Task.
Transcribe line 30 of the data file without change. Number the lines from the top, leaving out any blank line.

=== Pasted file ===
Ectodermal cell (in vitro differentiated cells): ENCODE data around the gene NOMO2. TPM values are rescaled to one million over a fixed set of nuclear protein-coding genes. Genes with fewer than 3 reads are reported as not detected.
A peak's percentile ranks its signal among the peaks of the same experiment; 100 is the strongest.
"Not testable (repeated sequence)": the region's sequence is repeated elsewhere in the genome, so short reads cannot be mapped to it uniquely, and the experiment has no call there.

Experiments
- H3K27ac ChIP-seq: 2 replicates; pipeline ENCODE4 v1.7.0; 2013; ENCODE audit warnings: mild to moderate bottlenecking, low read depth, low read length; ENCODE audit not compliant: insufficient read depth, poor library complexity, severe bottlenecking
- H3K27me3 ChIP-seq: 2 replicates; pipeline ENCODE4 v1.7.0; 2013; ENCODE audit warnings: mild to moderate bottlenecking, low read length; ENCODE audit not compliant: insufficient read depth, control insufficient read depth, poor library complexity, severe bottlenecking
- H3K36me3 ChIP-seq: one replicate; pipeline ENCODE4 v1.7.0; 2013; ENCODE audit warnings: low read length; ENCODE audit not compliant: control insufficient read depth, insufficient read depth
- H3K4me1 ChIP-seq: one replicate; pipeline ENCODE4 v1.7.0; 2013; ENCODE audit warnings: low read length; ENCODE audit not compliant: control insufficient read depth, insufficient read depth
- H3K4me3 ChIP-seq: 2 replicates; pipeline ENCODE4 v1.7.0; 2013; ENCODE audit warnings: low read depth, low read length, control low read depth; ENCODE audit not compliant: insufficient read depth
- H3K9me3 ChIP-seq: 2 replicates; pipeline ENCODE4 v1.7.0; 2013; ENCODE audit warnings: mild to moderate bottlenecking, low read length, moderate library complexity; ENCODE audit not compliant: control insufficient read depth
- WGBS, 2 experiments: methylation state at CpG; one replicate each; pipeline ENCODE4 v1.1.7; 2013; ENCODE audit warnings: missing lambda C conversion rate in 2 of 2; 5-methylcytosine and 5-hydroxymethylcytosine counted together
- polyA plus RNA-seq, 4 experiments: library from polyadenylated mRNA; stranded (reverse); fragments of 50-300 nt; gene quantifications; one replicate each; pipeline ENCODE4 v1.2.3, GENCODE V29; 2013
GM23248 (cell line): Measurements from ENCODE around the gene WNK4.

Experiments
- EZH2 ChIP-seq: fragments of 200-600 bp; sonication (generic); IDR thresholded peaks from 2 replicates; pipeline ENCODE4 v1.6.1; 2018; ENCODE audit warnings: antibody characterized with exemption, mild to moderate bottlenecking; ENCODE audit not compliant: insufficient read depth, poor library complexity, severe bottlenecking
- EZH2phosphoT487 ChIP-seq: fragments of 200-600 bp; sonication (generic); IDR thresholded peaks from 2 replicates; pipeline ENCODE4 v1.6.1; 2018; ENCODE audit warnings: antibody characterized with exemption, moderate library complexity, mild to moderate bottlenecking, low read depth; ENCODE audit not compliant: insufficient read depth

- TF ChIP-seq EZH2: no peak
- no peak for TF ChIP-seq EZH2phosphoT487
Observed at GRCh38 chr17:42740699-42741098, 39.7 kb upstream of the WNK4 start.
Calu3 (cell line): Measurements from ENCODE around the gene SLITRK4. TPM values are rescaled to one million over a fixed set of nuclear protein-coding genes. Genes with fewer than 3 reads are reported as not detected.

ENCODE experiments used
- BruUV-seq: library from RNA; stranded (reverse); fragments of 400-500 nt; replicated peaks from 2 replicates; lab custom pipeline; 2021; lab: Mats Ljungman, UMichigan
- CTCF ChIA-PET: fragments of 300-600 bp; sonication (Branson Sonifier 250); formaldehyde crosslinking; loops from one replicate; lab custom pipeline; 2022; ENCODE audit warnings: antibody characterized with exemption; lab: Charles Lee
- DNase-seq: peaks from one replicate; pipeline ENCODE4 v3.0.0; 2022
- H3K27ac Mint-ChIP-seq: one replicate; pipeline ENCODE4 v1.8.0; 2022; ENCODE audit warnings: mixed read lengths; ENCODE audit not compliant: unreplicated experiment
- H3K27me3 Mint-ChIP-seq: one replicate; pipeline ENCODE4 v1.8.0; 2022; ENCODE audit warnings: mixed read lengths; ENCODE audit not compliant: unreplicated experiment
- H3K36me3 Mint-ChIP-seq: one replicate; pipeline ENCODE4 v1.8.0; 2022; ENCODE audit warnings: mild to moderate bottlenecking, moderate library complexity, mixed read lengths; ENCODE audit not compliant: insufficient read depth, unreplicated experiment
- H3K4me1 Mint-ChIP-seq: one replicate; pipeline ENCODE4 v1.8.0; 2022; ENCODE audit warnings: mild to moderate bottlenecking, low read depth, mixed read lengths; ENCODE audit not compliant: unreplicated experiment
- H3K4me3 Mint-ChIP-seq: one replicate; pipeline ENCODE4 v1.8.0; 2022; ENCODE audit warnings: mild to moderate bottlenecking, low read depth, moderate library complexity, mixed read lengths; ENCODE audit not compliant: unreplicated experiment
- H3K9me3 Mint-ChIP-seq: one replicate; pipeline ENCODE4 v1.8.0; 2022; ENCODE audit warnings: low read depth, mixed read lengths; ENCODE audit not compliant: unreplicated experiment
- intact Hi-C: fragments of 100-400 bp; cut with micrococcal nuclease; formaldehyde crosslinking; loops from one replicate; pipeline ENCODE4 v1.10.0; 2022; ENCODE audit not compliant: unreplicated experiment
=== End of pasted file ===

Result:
- H3K9me3 Mint-ChIP-seq: one replicate; pipeline ENCODE4 v1.8.0; 2022; ENCODE audit warnings: low read depth, mixed read lengths; ENCODE audit not compliant: unreplicated experiment